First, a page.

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Survivor Object: The Modern Life of a Medieval Manuscript, from Genocide to Justice

Survivor Object: The Modern Life of a Medieval Manuscript, from Genocide to Justice

Toros Roslin, Canon tables from the Zeyt'un Gospels, 1256, J. Paul Getty Museum, Ms. 59, fol. 6r

The Promise Armenian Institute at UCLA and the Political Violence in the Modern World cluster course present "Survivor Object: The Modern Life of a Medieval Manuscript, from Genocide to Justice," by Professor Heghnar Watenpaugh of the University of California, Davis. Editor and art critic Hrag Vartanian will serve as the discussant for this lecture, followed by Q&A. This event is co-sponsored by the UCLA Center for Near Eastern Studies and the UCLA Working Group in Memory Studies.

Wednesday, February 16, 2022
10:00 AM - 12:00 PM (Pacific Time)

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The intentional destruction of art, especially religious art, is a central element in mass violence and genocide. Claims for the restitution of surviving religious and artistic objects often feature in post-conflict processes of survival or reconciliation. The widespread destruction of cultural heritage is a well-known dimension of the Armenian Genocide, yet it has rarely attracted critical attention. This paper examines the fate of Armenian cultural heritage during and after the Genocide through the Zeytun Gospels, a medieval manuscript that was looted and sundered during the Armenian Genocide.

When a fragment of that work appeared in the collection of the J. Paul Getty Museum in Los Angeles, a lawsuit ensued in 2010. By then, art historians had recognized the manuscript’s illuminator, Toros Roslin as the most important artist in the Armenian tradition, turning the sacred relic into a priceless work of art. Today the manuscript survives in two fragments, in Los Angeles and Armenia.

Over the last century, the manuscript interacted with individuals and institutions, and was transformed from a liturgical object, to a monument of national history, to a great work of art, and to a memorial object that symbolizes both violence and resilience. This case embodies the defining elements of art history in the 21st century: the contest over the definition of the object (sacred relic or work of art?), the struggle between communities and powerful institutions for control over cultural patrimony, the human right to culture, the impact of the global art market, and the ways in which objects mediate individual and group identities. The Zeytun Gospels is an example of what I call “survivor objects” – objects that have endured genocide, war, or exile along with their communities, and often play outsize roles in processes of survival, restitution, and commemoration.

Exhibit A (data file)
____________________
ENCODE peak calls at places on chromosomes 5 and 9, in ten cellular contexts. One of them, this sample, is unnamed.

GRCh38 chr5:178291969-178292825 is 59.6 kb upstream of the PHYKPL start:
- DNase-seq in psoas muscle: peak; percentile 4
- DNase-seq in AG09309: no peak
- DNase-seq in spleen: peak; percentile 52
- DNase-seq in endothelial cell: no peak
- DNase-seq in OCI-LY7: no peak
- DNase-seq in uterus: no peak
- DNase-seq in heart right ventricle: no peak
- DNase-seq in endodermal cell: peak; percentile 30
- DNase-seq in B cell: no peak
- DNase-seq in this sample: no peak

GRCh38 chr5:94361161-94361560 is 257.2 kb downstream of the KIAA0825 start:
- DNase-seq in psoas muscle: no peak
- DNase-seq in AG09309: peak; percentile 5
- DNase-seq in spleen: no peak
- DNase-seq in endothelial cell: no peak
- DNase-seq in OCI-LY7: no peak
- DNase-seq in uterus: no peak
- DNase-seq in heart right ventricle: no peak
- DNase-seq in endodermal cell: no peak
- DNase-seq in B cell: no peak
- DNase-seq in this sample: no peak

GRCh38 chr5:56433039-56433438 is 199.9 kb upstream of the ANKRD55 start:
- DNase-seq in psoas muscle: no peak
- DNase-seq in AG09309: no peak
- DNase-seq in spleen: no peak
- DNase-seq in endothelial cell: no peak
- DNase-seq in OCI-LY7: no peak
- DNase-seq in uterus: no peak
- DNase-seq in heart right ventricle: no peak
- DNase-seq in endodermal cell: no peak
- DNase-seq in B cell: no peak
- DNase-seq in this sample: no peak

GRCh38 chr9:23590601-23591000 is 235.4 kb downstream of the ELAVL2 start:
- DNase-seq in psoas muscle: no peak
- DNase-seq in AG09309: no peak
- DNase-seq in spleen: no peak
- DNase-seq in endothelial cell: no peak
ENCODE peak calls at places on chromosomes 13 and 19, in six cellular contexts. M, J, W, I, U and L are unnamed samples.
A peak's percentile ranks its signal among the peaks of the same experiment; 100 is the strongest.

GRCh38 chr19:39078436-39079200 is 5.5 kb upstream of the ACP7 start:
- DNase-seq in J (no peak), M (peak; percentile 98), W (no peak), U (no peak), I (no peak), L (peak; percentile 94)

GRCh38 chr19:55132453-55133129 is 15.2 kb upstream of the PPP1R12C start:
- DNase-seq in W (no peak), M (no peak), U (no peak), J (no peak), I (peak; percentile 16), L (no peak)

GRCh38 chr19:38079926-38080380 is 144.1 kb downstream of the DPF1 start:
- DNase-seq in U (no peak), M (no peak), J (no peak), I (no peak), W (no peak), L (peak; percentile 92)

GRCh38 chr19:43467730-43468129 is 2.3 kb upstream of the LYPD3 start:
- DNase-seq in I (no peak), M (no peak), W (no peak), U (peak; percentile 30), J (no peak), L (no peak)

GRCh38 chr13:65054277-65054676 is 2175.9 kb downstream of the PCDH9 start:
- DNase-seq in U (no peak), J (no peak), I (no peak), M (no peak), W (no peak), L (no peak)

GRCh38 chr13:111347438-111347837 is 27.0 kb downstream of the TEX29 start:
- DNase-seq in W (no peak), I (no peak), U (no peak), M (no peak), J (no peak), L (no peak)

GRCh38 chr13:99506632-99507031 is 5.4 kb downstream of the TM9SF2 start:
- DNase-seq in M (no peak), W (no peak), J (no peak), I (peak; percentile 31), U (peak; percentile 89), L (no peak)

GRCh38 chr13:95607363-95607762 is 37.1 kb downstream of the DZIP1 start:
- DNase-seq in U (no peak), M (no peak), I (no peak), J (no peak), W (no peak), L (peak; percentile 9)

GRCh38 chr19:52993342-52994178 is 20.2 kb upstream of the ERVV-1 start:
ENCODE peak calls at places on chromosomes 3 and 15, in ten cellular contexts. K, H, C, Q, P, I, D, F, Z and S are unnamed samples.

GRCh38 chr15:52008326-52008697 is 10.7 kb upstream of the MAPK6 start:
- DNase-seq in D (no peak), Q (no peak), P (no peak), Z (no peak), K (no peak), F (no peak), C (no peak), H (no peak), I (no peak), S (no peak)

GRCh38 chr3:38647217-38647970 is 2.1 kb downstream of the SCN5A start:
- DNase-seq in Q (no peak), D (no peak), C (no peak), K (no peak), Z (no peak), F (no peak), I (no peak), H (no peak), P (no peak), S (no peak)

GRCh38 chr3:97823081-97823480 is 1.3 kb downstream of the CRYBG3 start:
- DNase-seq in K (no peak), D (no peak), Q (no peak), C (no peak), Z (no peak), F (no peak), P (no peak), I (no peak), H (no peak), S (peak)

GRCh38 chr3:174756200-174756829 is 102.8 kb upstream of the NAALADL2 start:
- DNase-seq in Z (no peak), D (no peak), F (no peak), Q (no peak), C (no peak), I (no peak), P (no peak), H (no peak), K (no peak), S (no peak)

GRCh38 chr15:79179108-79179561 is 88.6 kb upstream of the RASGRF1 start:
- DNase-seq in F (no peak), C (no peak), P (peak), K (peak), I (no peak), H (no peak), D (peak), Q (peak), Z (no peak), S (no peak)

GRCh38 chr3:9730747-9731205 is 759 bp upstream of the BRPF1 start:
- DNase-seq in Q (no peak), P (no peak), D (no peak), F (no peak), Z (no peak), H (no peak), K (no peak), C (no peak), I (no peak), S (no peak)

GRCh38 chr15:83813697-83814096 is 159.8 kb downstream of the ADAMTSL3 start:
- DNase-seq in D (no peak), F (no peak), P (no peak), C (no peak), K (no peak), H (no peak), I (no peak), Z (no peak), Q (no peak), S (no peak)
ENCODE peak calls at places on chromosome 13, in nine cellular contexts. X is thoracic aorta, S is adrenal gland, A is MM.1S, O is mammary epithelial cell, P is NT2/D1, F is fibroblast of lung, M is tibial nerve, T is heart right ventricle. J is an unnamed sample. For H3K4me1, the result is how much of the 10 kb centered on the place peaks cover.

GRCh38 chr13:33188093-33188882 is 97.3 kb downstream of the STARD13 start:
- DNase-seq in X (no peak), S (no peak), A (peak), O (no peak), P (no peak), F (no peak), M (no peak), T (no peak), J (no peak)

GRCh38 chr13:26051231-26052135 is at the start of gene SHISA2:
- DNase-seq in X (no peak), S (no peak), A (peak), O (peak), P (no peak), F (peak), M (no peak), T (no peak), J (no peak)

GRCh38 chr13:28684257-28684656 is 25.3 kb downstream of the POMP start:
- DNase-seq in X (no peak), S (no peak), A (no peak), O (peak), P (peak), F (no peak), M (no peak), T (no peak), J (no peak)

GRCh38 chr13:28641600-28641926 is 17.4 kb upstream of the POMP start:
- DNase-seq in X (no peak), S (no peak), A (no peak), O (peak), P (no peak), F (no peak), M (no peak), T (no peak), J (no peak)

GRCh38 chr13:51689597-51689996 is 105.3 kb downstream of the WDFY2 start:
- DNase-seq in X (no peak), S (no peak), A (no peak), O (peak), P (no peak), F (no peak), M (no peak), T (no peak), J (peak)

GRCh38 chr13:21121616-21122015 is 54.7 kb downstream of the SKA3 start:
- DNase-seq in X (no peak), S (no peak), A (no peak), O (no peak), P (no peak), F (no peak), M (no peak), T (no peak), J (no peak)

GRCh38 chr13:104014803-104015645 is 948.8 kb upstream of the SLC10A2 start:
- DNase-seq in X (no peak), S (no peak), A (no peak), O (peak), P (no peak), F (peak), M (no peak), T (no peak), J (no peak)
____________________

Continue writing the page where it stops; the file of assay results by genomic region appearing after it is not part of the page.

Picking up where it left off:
Heghnar Zeitlian Watenpaugh is Professor of Art History at the University of California, Davis. She researches the visual cultures of the Middle East. Her first book on the architecture of Aleppo received a book award for urban history from the Society of Architectural Historians. Her second book, The Missing Pages: The Modern Life of a Medieval Manuscript, from Genocide to Justice (Stanford University Press, 2019), is the only book to win awards from both the Society for Armenian Studies and the Ottoman and Turkish Studies Association. It also won the Gold Medal in World History from the Independent Publisher Book Awards, and it was shortlisted for the William Saroyan International Prize for Writing (non-fiction). Her research has been supported by fellowships from the J. Paul Getty Trust, National Endowment for the Humanities, Fulbright-Hays, Social Science Research Council, Center for Advanced Study in the Visual Arts at the National Gallery of Art, and the President of the University of California. Professor Watenpaugh is a fellow of the Guggenheim Foundation as well as a National Endowment for the Humanities Public Scholar.


Hrag Vartanian is an editor, art critic, curator, and lecturer on contemporary art with an expertise in the intersection of art and politics. He is the editor-in-chief and co-founder of the Hyperallergic podcast. His curatorial interests are focused on theories and practices of decolonization, which is informed by his own experience of being part of the post-genocide Armenian diaspora. Since 2017 he has been running an exhibition project that explores the contemporary legacy of Ottoman studio photography. Featuring works by a number of Armenian artists from different generations, this project will be published in a book format in 2022.

Sponsor(s): The Promise Armenian Institute, Center for Near Eastern Studies, Political Violence in the Modern World, UCLA Working Group in Memory Studies